• Outline the circumstances under which a lender must terminate force-placed flood insurance coverage and refund payments to a borrower.
The joint agency proposal is co-signed by the NCUA, the Federal Reserve, the Farm Credit Administration, the Federal Deposit Insurance Corp. and the Office of the Comptroller of the Currency.

Comments on the release will be accepted until Dec. 10.

CFPB Removes Enforcement Attorneys From On-Site Exams

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WASHINGTON (10/15/13)--The Consumer Financial Protection Bureau's decision to remove enforcement attorneys from on-site examinations "is a wise move on CFPB's part," Credit Union National Association General Counsel Eric Richard said Monday.

"Having enforcement attorneys take part in exams can imply some kind of punitive intent that can chill open communications between examiners and financial institutions.  Plus, taking part in exams can transform enforcement attorneys into witnesses, which often creates a conflict of interest," Richard added.

The CFPB said enforcement attorneys will continue to coordinate with examiners offsite, and will work closely with supervision examiners to ensure that the financial institutions the CFPB oversees are following the rules, the CFPB said. "We think this approach will result in better overall oversight," a CFPB representative told News Now.

The CFPB, she said, found that it was not efficient to have both examiners and enforcement attorneys physically present on exams. American Banker last week reported that banking representatives had complained about the enforcement attorney role in examinations. The attorneys, some said, were hampering communication between institutions and examiners.

Credit unions with less than $10 billion in assets are exempt from supervision and enforcement by the CFPB. CUNA continues to press the CFPB to minimize the impact of CFPB rules on credit unions where possible and appropriate.

CompBlog Wrap-Up Provides Mortgage Reg Resources

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WASHINGTON (10/15/13)--New and pending mortgage regulations remain a chief concern for credit unions across the country. The latest edition of the Credit Union National Association's CompBlog Wrap-Up provides an outline of recent Consumer Financial Protection Bureau revisions to mortgage regulations, a question and answer document on mortgage originator regulations, and much more.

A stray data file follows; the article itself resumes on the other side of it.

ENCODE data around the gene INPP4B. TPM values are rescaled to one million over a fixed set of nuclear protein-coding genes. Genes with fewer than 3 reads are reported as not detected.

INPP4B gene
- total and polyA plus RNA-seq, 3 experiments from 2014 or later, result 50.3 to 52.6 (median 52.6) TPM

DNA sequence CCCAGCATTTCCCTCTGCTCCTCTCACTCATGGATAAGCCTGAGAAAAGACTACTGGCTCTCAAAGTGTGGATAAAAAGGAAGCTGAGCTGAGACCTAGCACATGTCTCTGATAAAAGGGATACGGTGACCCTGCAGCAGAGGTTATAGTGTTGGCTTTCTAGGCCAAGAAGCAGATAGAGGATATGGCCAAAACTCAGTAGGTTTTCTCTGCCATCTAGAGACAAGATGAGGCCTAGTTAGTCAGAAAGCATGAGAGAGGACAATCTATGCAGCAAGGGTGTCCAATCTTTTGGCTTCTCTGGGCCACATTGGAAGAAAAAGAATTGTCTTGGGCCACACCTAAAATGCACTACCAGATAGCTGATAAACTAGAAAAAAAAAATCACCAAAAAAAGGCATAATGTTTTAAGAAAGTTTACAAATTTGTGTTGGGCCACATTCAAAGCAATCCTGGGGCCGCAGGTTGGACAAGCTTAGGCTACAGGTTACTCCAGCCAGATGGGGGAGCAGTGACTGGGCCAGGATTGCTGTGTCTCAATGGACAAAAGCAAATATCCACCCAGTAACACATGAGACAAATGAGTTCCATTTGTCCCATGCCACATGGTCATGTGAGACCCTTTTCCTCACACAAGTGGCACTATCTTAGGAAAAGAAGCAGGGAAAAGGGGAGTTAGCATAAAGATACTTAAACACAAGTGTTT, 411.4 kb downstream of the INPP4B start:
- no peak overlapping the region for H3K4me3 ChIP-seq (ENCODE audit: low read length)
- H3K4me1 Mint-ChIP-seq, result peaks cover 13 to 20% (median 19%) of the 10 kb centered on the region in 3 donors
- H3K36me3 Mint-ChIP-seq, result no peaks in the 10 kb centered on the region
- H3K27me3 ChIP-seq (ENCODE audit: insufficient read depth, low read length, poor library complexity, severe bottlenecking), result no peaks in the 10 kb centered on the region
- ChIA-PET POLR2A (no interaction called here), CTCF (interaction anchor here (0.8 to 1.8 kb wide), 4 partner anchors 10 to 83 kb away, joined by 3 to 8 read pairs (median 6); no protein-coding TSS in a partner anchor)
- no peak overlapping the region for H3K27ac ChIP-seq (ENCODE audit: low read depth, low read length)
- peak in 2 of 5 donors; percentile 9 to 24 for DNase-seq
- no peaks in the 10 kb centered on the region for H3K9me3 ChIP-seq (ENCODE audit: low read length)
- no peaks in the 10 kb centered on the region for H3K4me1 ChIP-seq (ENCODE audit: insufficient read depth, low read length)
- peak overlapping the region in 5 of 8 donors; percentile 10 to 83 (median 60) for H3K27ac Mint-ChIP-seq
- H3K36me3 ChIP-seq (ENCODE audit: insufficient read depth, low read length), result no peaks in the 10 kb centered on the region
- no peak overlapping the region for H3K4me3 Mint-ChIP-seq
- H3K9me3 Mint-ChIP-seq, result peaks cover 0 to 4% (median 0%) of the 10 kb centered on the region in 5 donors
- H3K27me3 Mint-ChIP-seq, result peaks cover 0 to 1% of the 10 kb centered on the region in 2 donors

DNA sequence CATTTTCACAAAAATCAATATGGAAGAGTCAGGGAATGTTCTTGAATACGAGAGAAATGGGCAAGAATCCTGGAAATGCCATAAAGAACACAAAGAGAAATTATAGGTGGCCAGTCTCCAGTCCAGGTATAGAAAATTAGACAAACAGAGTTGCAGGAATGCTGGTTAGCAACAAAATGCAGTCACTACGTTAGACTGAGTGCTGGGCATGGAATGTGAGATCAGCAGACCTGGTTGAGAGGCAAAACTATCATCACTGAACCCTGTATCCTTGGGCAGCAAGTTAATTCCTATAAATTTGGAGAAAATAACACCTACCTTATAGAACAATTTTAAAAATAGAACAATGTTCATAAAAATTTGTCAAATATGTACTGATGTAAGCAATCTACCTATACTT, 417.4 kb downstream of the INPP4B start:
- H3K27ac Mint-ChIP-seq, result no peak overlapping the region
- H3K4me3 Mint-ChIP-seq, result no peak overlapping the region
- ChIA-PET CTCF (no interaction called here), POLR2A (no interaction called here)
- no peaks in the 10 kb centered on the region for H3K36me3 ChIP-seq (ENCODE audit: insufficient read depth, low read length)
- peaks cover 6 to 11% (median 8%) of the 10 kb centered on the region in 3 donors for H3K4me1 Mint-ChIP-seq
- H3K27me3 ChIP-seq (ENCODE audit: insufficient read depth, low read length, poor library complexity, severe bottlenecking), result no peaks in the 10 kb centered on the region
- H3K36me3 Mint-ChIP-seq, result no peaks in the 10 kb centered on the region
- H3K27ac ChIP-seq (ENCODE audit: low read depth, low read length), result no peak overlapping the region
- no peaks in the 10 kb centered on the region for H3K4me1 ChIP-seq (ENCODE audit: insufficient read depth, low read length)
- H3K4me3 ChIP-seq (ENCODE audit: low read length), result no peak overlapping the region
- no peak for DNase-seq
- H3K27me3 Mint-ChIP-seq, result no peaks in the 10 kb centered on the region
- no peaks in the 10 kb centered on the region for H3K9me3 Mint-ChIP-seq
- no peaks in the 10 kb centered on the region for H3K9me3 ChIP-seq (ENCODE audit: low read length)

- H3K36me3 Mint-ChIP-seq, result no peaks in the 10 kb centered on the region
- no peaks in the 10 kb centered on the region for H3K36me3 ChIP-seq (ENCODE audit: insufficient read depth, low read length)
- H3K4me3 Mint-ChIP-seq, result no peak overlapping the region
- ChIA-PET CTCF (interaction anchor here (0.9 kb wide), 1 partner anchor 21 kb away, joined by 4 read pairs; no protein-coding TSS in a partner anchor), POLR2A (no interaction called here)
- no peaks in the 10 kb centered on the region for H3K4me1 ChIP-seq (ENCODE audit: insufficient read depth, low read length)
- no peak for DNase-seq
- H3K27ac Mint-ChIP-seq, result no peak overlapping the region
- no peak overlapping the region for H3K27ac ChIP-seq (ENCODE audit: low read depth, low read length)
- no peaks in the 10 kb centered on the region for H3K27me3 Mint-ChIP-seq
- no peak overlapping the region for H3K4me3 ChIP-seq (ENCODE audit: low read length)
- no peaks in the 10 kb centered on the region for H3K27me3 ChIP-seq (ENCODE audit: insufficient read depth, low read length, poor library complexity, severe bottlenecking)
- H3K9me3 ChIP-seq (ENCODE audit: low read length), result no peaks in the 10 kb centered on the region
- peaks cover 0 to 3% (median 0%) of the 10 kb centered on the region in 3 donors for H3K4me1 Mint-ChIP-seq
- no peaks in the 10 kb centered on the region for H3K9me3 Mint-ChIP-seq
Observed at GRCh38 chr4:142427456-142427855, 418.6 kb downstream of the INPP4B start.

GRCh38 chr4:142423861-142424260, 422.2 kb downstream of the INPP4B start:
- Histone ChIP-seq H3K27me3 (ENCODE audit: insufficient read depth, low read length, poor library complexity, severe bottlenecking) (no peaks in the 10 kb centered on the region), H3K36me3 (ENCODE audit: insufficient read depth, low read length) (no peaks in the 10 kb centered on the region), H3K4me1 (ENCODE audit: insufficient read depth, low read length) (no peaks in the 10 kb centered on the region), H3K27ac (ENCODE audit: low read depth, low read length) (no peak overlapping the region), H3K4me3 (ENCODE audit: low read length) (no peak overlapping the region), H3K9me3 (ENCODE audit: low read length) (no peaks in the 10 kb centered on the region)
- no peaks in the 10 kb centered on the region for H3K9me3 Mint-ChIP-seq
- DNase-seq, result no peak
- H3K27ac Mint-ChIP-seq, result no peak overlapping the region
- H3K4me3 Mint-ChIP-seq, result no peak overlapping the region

The Wrap-Up section on the CFPB's mortgage rules highlights how the revisions will impact small creditors, credit insurance premiums, loss mitigation applications, mortgage loan originators and ability-to-repay standards.

The Wrap-Up also features details on CUNA's new mortgage rules resource page, which compiles compliance information addressing the new CFPB mortgage rules. CUNA e-Guides, compliance articles from Credit Union Magazine, frequently asked questions, summaries, explanatory charts, CompBlog posts, and training opportunities are among the resources posted on this page.

One key question regarding the new Regulation Z mortgage originator rules is also addressed:  Does responding to a member's request for real estate lending department contact information make a given credit union employee a mortgage loan officer? The answer, CUNA says, is no.

While referrals are considered to be loan originator activities under the rule, Reg Z's definition of loan originator does not include persons who:
  • Provide general explanations, information, or descriptions in response to consumer queries;
  • Provide loan originator or creditor contact information in response to a consumer request;
  • Describe other product-related services; or
  • Explain or describe the steps that a consumer would need to take to obtain an offer of credit, including providing general guidance on qualifications.
The Wrap-Up also provides quick answers to several remittance transfer compliance questions.

And, as it does every month, the CompBlog Wrap-Up lists the upcoming effective dates of new regulations, important compliance articles and reports to read, as well as CUNA training programs.

For more of the CUNA CompBlog Wrap-Up, and other compliance gems, use the resource link.